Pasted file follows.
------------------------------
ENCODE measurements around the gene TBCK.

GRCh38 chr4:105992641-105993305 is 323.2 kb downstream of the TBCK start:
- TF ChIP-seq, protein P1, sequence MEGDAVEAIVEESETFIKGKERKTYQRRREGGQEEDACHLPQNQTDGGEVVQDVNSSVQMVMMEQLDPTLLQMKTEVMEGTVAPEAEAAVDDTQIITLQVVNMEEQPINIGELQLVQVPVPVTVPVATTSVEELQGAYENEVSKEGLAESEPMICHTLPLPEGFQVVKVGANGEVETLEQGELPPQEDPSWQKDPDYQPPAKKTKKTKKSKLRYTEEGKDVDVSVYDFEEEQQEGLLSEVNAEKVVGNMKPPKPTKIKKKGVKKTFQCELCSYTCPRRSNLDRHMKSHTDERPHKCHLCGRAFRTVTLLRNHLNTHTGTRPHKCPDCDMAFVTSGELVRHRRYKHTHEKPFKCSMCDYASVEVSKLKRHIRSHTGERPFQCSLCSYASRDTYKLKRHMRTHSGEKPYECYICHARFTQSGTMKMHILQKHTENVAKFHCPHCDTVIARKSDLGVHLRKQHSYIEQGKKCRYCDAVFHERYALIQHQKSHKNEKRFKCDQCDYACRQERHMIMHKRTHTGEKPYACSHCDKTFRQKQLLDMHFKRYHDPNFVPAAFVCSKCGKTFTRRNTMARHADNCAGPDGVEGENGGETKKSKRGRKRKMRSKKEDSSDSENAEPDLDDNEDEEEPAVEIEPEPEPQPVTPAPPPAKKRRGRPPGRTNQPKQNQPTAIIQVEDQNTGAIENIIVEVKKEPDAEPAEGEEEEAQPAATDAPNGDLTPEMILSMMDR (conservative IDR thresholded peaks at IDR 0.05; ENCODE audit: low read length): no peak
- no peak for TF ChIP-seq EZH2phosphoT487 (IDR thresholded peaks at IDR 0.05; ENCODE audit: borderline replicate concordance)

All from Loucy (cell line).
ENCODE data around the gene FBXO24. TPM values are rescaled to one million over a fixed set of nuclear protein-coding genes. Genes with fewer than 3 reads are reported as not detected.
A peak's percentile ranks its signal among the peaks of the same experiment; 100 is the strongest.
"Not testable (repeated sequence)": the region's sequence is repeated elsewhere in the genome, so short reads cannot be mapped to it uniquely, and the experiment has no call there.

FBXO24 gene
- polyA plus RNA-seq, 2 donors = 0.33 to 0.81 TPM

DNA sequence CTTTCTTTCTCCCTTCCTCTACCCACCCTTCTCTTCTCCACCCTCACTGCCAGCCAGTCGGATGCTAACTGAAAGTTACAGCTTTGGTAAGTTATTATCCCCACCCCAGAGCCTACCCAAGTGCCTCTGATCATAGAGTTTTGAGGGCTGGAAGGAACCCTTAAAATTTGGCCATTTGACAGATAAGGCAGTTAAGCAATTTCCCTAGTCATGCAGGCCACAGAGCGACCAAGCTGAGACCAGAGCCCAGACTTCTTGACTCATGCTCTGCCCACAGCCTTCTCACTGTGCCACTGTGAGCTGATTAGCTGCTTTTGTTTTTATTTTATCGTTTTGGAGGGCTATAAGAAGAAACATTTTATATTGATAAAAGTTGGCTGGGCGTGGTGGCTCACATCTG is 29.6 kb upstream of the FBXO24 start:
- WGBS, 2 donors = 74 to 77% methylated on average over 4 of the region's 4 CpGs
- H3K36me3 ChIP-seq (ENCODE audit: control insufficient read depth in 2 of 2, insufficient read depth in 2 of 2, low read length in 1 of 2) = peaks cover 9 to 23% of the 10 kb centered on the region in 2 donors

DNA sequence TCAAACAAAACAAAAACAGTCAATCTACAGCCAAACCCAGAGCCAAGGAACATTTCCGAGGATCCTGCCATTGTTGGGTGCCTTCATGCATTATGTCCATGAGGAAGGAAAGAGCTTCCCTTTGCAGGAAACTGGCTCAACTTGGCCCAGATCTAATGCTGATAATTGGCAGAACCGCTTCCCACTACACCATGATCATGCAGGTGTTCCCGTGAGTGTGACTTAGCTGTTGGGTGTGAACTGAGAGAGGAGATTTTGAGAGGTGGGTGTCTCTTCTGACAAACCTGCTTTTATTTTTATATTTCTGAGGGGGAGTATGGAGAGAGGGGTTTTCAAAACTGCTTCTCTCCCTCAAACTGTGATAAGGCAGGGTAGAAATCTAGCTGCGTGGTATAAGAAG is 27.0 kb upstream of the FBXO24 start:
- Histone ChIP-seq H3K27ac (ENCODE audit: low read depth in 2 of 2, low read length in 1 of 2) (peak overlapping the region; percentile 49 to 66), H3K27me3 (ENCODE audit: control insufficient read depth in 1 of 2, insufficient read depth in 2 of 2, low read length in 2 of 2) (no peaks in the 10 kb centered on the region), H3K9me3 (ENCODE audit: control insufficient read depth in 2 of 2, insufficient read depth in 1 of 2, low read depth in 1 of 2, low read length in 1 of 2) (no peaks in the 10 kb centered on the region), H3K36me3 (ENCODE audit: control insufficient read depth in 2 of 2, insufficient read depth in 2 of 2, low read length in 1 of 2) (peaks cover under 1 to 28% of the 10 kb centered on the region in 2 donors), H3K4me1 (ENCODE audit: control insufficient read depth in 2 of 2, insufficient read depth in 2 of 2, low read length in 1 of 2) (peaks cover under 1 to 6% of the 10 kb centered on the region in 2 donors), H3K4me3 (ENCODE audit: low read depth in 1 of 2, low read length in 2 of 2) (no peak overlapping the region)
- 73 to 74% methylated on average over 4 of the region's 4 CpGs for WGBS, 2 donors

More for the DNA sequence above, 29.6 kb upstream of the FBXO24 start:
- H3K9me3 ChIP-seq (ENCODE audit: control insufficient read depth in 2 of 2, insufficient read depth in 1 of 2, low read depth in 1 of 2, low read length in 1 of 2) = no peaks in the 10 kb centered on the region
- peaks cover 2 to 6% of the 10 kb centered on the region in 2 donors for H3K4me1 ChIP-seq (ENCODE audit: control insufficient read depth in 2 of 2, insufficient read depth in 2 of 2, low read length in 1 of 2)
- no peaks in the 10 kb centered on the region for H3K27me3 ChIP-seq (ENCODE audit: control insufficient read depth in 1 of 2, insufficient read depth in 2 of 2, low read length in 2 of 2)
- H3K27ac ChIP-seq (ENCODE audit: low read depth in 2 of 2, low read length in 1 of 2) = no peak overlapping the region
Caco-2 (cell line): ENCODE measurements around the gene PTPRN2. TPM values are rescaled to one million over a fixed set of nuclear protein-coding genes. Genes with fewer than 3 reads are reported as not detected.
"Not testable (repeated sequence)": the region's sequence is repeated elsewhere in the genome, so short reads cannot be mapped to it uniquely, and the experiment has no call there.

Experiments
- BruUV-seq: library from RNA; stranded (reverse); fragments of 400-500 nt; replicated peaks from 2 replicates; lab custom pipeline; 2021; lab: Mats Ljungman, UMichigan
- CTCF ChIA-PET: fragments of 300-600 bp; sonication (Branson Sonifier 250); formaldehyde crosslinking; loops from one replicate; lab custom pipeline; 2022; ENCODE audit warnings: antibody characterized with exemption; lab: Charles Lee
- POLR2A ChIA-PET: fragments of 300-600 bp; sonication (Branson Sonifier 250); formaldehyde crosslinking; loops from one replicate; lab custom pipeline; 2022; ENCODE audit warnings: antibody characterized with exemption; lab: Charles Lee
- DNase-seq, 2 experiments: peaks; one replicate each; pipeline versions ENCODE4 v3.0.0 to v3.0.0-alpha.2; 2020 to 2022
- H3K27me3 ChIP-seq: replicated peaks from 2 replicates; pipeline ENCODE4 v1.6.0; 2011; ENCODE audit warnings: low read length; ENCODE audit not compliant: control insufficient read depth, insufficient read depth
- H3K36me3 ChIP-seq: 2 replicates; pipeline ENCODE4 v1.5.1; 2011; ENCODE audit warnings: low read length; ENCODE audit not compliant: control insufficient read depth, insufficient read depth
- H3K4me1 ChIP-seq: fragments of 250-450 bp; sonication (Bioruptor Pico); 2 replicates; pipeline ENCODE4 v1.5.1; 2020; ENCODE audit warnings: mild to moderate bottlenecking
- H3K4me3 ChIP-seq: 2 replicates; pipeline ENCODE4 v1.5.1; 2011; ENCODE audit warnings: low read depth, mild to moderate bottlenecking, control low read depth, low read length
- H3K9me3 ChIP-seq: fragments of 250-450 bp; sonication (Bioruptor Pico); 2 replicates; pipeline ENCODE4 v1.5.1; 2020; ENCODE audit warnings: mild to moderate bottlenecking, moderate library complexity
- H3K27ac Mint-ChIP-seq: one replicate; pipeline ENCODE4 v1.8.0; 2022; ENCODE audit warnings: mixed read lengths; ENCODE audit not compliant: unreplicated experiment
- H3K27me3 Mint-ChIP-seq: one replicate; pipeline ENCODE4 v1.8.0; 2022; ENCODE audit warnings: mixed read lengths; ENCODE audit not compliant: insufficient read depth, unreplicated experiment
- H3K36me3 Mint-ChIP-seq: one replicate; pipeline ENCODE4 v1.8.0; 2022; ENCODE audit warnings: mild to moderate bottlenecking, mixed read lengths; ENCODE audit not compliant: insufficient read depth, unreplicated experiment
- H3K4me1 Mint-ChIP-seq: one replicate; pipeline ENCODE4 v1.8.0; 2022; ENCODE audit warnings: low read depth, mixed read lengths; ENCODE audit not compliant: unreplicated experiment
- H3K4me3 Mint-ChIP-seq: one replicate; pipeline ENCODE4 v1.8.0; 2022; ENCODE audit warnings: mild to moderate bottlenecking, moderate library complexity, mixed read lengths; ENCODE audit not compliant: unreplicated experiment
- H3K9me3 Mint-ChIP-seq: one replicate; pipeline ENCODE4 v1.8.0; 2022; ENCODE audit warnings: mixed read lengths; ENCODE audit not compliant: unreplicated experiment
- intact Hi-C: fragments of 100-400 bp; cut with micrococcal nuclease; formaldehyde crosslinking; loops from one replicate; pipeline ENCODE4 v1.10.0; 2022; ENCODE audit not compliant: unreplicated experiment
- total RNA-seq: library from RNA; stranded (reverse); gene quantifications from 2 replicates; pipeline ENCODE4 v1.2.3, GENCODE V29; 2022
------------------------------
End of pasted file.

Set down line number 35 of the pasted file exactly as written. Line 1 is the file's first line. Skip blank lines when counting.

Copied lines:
- H3K27me3 Mint-ChIP-seq: one replicate; pipeline ENCODE4 v1.8.0; 2022; ENCODE audit warnings: mixed read lengths; ENCODE audit not compliant: insufficient read depth, unreplicated experiment